Chileans rally to rescue elephant seal that got stranded in town


Chile’s overnight curfew, declared at the end of March to help curb the spread of Covid-19 through the narrow South American country, has not been universally observed by all species. Emboldened by the lack of people and cars, seven mountain lions have been captured on the streets of Santiago in recent months. Now it appears the large cats are not the only creatures keen for a change of scene.

On Monday night, the residents of Puerto Cisnes, a coastal town 1,500km (932 miles) south of the capital, were treated to the decidedly un-swanlike spectacle of a two-tonne elephant seal hauling itself through their neighbourhoods at a surprisingly decent clip.

The elephant seal, which had become disorientated after coming ashore, was eventually helped back into the sea after dozens of neighbours, police and naval officers used black tarpaulins to drive it towards the water.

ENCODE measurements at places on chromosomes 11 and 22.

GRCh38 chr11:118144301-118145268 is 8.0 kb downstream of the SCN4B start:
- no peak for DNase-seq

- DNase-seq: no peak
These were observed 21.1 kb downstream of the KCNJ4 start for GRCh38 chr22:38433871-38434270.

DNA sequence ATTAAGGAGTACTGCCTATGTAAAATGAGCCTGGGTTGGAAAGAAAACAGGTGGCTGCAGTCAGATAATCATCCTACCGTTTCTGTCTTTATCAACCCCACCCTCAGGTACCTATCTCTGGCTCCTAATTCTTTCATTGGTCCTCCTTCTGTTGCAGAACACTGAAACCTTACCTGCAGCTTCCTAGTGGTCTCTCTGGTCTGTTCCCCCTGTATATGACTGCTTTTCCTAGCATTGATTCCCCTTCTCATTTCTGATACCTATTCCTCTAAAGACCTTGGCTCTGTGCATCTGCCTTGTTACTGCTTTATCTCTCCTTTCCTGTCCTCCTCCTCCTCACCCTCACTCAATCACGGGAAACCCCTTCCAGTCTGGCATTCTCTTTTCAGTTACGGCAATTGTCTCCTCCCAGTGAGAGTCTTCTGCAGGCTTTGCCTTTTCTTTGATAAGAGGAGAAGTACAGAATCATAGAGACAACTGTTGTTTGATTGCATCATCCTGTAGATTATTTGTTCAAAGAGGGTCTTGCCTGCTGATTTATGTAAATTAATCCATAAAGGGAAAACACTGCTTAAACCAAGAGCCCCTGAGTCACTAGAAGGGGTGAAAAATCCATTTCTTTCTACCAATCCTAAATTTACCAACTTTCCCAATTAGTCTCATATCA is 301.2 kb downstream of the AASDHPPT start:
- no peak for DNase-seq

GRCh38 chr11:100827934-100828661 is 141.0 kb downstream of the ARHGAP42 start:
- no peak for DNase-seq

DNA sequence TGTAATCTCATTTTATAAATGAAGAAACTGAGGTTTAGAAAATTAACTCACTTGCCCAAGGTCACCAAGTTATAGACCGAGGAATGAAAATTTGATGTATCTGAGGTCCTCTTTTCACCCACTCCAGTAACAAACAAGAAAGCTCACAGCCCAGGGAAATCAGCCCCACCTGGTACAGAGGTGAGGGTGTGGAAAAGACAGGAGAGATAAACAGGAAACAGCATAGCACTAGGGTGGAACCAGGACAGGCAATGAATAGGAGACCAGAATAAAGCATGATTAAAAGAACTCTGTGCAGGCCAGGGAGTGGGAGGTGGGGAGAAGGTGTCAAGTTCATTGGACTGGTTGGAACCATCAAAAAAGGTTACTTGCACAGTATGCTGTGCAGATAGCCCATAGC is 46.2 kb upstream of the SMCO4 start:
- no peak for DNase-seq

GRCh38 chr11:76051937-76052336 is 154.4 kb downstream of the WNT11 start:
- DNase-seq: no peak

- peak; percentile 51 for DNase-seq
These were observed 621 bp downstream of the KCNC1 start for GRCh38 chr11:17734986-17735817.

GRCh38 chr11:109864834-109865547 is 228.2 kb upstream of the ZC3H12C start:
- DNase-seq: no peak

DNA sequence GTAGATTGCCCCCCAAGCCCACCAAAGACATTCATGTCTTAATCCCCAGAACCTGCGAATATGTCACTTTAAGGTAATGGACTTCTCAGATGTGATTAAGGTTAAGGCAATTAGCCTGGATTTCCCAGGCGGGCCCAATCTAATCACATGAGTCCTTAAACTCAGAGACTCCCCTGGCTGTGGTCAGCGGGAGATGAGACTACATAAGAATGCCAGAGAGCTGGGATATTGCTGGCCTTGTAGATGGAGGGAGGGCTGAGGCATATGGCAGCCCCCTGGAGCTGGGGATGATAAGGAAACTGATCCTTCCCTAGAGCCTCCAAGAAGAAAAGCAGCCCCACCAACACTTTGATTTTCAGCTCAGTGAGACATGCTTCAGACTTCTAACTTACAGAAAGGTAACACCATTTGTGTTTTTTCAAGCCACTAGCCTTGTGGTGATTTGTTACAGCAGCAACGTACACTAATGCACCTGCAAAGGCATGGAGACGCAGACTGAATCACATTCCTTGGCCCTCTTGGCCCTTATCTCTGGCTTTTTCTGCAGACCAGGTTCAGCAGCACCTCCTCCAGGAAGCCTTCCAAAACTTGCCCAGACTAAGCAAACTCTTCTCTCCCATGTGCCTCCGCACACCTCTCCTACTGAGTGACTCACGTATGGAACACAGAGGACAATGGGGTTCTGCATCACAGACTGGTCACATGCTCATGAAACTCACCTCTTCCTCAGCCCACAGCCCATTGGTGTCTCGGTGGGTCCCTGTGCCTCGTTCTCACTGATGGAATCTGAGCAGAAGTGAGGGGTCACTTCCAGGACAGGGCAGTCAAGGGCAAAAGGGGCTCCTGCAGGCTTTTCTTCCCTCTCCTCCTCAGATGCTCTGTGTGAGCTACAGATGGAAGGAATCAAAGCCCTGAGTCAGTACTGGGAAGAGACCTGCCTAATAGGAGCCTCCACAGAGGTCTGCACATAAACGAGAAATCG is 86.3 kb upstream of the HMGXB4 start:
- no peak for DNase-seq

“I was a bit startled to begin with, but because they move slowly, I calmed down and told my son to film it,” a local woman called Antonia told the Argentinian online newspaper Infobae.

“I’d never seen one so close up – and certainly never in the middle of town. We see these animals quite far out at sea and so we don’t know much about them. You don’t know if they’re dangerous or if they could attack someone. But what we saw here was that the animal was scared.”

José Muñoz, a sergeant in the Chilean navy, said the seal had travelled quite a few blocks before it was guided back to the sea and away from the dangers posed by people and dogs.

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“I want to thank the community for its huge support,” Muñoz added, reported the Spanish news agency Efe.

“We’ll be carrying out constant patrols so that [the animal] doesn’t come back and to avoid any accidents.”

Southern elephant seals, which are found in sub-Antarctic and Antarctic waters, are the largest members of the seal family.

Males seals can measure up to 6 metres in length and weigh up to four tonnes, while females can reach lengths of 3 metres and weigh a little less than a tonne.



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